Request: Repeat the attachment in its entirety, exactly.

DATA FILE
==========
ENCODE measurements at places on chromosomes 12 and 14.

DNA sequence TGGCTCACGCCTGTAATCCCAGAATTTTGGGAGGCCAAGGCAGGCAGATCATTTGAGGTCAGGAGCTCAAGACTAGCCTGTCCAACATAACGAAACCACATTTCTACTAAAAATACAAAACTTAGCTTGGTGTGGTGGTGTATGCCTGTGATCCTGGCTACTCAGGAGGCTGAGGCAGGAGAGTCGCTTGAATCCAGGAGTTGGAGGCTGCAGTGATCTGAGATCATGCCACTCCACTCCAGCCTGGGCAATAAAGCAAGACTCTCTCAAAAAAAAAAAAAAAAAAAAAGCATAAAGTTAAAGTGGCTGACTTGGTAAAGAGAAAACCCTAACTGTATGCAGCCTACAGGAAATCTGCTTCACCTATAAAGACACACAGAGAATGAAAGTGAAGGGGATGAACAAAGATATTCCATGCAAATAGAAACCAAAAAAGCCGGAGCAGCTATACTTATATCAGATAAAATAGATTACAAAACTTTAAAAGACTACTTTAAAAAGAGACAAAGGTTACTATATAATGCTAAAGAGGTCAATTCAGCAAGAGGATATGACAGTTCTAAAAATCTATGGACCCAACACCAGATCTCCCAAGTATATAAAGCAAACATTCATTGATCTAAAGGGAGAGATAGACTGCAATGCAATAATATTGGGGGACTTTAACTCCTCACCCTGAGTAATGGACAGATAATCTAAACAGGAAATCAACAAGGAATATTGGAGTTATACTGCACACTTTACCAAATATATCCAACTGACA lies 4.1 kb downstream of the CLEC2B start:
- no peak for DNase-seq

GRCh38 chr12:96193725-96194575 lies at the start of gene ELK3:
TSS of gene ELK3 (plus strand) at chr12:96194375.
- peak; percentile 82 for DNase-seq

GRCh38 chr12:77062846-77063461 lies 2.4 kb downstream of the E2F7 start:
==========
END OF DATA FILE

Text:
ENCODE measurements at places on chromosomes 12 and 14.

DNA sequence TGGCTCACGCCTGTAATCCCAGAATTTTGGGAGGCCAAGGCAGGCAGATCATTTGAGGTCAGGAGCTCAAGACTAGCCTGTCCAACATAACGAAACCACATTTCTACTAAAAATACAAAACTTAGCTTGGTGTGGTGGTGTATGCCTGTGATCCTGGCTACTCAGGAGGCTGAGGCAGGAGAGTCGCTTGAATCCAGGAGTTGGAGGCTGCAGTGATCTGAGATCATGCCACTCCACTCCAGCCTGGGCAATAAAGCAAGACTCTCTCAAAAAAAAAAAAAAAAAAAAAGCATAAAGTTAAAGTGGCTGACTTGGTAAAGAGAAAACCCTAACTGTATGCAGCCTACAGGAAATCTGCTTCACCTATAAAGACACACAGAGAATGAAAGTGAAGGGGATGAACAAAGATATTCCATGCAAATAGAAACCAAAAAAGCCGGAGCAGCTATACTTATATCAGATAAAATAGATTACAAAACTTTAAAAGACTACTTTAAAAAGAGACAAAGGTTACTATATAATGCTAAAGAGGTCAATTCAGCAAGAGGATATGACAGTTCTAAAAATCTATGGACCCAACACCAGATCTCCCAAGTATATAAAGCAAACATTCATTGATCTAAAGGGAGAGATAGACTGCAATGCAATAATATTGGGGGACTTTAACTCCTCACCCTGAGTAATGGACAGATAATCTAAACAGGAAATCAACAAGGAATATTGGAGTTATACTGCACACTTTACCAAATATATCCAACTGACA lies 4.1 kb downstream of the CLEC2B start:
- no peak for DNase-seq

GRCh38 chr12:96193725-96194575 lies at the start of gene ELK3:
TSS of gene ELK3 (plus strand) at chr12:96194375.
- peak; percentile 82 for DNase-seq

GRCh38 chr12:77062846-77063461 lies 2.4 kb downstream of the E2F7 start: